Defining Reality in Virtual Reality: Exploring Visual Appearance and Spatial Experience Focusing on Colour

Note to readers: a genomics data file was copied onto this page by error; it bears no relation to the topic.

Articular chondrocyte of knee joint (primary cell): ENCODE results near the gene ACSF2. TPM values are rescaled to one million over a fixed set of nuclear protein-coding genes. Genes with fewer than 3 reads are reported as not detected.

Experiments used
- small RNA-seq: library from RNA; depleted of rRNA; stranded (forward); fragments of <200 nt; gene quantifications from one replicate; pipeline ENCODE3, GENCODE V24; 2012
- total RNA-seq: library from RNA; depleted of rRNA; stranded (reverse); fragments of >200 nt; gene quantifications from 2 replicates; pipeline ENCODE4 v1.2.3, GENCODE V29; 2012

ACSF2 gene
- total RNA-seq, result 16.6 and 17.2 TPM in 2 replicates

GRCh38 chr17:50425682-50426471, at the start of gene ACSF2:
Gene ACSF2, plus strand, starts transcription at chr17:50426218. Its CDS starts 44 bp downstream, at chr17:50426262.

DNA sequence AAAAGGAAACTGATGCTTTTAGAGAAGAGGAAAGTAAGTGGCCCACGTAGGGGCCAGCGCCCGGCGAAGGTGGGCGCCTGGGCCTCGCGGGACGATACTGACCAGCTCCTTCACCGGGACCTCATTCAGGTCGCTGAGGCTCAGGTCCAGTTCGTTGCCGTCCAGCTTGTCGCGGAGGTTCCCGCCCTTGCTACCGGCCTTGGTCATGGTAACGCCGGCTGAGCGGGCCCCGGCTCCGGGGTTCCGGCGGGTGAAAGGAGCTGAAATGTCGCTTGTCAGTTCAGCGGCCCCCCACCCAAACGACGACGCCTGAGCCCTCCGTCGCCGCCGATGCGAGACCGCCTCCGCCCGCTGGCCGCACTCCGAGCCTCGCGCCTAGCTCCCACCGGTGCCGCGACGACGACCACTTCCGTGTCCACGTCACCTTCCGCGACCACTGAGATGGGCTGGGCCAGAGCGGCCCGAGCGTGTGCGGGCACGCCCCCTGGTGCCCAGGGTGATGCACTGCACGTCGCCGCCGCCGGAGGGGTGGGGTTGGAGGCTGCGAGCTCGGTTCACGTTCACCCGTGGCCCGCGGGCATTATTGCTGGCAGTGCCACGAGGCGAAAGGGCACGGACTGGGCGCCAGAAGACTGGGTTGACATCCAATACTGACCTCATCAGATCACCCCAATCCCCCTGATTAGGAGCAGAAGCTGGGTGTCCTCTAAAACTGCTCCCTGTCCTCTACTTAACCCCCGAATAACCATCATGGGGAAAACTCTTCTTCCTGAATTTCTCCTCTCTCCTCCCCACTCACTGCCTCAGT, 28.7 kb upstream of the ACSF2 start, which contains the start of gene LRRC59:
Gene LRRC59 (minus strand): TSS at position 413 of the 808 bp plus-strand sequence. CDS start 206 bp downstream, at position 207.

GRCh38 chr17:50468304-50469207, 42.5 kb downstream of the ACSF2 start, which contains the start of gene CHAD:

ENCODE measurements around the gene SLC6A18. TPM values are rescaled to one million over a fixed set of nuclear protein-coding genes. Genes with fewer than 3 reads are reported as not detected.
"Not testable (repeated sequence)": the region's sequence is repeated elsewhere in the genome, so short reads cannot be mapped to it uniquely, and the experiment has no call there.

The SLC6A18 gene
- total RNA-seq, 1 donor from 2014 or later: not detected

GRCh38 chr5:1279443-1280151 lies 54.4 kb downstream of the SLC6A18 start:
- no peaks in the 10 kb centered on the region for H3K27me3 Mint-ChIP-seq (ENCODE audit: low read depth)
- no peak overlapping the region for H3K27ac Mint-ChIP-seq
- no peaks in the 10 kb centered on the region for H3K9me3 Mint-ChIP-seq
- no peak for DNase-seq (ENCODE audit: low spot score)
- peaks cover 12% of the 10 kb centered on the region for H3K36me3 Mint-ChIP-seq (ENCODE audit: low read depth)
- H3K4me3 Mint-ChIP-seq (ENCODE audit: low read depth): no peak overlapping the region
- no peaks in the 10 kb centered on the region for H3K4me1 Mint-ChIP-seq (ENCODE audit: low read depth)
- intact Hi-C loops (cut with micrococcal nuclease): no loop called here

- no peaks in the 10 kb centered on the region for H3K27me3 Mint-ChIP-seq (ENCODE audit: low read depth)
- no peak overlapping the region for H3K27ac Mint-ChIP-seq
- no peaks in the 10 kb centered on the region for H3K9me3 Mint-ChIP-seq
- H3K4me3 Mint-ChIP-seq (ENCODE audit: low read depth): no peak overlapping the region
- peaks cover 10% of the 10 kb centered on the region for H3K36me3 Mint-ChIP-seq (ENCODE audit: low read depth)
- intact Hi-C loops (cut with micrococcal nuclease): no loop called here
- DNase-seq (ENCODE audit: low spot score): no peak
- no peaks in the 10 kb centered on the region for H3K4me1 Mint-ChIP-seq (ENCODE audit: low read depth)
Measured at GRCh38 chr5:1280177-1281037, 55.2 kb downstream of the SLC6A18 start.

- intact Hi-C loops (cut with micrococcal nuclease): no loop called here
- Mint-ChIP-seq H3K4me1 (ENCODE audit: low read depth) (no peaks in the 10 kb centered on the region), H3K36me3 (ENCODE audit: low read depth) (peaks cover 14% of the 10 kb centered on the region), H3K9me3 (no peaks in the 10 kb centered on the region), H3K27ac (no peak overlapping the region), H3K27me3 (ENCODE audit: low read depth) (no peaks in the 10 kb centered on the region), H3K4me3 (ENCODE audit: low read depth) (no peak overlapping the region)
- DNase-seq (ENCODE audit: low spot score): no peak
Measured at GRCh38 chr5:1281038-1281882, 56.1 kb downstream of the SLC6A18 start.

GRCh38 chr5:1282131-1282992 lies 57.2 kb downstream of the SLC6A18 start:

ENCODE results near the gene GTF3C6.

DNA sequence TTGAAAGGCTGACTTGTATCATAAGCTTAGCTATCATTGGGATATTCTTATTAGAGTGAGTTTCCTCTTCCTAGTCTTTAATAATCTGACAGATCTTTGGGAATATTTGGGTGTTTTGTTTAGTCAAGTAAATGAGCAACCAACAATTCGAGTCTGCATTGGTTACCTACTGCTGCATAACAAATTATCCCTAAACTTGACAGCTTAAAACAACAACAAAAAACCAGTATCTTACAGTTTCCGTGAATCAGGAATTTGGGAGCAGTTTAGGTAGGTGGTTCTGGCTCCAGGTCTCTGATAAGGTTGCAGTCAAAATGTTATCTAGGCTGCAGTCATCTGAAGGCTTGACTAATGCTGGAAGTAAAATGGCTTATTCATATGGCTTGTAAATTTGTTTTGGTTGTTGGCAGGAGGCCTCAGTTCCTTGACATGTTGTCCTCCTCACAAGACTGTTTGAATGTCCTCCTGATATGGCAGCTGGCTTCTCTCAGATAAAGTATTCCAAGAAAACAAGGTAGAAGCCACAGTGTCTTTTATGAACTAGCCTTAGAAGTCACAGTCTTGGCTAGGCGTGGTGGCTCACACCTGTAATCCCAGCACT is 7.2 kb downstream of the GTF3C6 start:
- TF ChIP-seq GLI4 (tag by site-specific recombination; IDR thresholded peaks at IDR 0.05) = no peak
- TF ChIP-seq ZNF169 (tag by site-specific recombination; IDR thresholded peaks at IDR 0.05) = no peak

Abstract: Today, different actors in the design process have communication difficulties in visualizing and predicting how the not yet built environment will be experienced. Visually believable virtual environments (VEs) can make it easier for architects, users and clients to participate in the planning process. This thesis deals with the difficulties of translating reality into digital counterparts, focusing on visual appearance (particularly colour) and spatial experience. The goal is to develop knowledge of how different aspects of a VE, especially light and colour, affect the spatial experience; and thus to contribute to a better understanding of the prerequisites for visualizing believable spatial VR-models. The main aims are to 1) identify problems and test solutions for simulating realistic spatial colour and light in VR; and 2) develop knowledge of the spatial conditions in VR required to convey believable experiences; and evaluate different ways of visualizing spatial experiences. The studies are conducted from an architectural perspective; i.e. the whole of the spatial settings is considered, which is a complex task. One important contribution therefore concerns the methodology. Different approaches were used: 1) a literature review of relevant research areas; 2) a comparison between existing studies on colour appearance in 2D vs 3D; 3) a comparison between a real room and different VR-simulations; 4) elaborations with an algorithm for colour correction; 5) reflections in action on a demonstrator for correct appearance and experience; and 6) an evaluation of texture-styles with non-photorealistic expressions. The results showed various problems related to the translation and comparison of reality to VR. The studies pointed out the significance of inter-reflections; colour variations; perceived colour of light and shadowing for the visual appearance in real rooms. Some differences in VR were connected to arbitrary parameter settings in the software; heavily simplified chromatic information on illumination; and incorrect inter-reflections. The models were experienced differently depending on the application. Various spatial differences between reality and VR could be solved by visual compensation. The study with texture-styles pointed out the significance of varying visual expressions in VR-models.

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